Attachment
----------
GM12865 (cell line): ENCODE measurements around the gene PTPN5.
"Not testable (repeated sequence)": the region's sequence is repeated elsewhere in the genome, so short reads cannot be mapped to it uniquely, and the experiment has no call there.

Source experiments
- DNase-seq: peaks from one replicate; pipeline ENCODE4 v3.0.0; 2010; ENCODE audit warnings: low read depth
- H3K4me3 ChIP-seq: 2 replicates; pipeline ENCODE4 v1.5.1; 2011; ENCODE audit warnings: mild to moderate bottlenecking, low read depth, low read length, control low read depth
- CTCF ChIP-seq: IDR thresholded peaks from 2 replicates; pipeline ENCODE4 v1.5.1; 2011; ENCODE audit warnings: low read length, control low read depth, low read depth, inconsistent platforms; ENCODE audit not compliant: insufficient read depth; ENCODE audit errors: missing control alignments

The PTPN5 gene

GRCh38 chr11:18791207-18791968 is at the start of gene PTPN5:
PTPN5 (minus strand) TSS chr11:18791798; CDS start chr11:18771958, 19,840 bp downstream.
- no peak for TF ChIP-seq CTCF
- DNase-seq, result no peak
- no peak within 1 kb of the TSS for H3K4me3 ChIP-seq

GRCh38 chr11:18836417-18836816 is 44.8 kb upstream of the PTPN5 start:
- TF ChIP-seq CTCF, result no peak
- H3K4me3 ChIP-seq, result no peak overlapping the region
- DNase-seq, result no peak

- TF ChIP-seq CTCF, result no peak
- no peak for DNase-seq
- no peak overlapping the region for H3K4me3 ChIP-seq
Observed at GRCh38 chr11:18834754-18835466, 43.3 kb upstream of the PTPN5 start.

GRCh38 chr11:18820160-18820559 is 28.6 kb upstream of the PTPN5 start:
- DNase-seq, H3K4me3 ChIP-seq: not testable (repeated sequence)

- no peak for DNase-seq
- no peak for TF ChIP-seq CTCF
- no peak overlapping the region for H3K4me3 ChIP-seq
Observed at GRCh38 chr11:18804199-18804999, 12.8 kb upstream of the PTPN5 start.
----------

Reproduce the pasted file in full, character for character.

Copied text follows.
GM12865 (cell line): ENCODE measurements around the gene PTPN5.
"Not testable (repeated sequence)": the region's sequence is repeated elsewhere in the genome, so short reads cannot be mapped to it uniquely, and the experiment has no call there.

Source experiments
- DNase-seq: peaks from one replicate; pipeline ENCODE4 v3.0.0; 2010; ENCODE audit warnings: low read depth
- H3K4me3 ChIP-seq: 2 replicates; pipeline ENCODE4 v1.5.1; 2011; ENCODE audit warnings: mild to moderate bottlenecking, low read depth, low read length, control low read depth
- CTCF ChIP-seq: IDR thresholded peaks from 2 replicates; pipeline ENCODE4 v1.5.1; 2011; ENCODE audit warnings: low read length, control low read depth, low read depth, inconsistent platforms; ENCODE audit not compliant: insufficient read depth; ENCODE audit errors: missing control alignments

The PTPN5 gene

GRCh38 chr11:18791207-18791968 is at the start of gene PTPN5:
PTPN5 (minus strand) TSS chr11:18791798; CDS start chr11:18771958, 19,840 bp downstream.
- no peak for TF ChIP-seq CTCF
- DNase-seq, result no peak
- no peak within 1 kb of the TSS for H3K4me3 ChIP-seq

GRCh38 chr11:18836417-18836816 is 44.8 kb upstream of the PTPN5 start:
- TF ChIP-seq CTCF, result no peak
- H3K4me3 ChIP-seq, result no peak overlapping the region
- DNase-seq, result no peak

- TF ChIP-seq CTCF, result no peak
- no peak for DNase-seq
- no peak overlapping the region for H3K4me3 ChIP-seq
Observed at GRCh38 chr11:18834754-18835466, 43.3 kb upstream of the PTPN5 start.

GRCh38 chr11:18820160-18820559 is 28.6 kb upstream of the PTPN5 start:
- DNase-seq, H3K4me3 ChIP-seq: not testable (repeated sequence)

- no peak for DNase-seq
- no peak for TF ChIP-seq CTCF
- no peak overlapping the region for H3K4me3 ChIP-seq
Observed at GRCh38 chr11:18804199-18804999, 12.8 kb upstream of the PTPN5 start.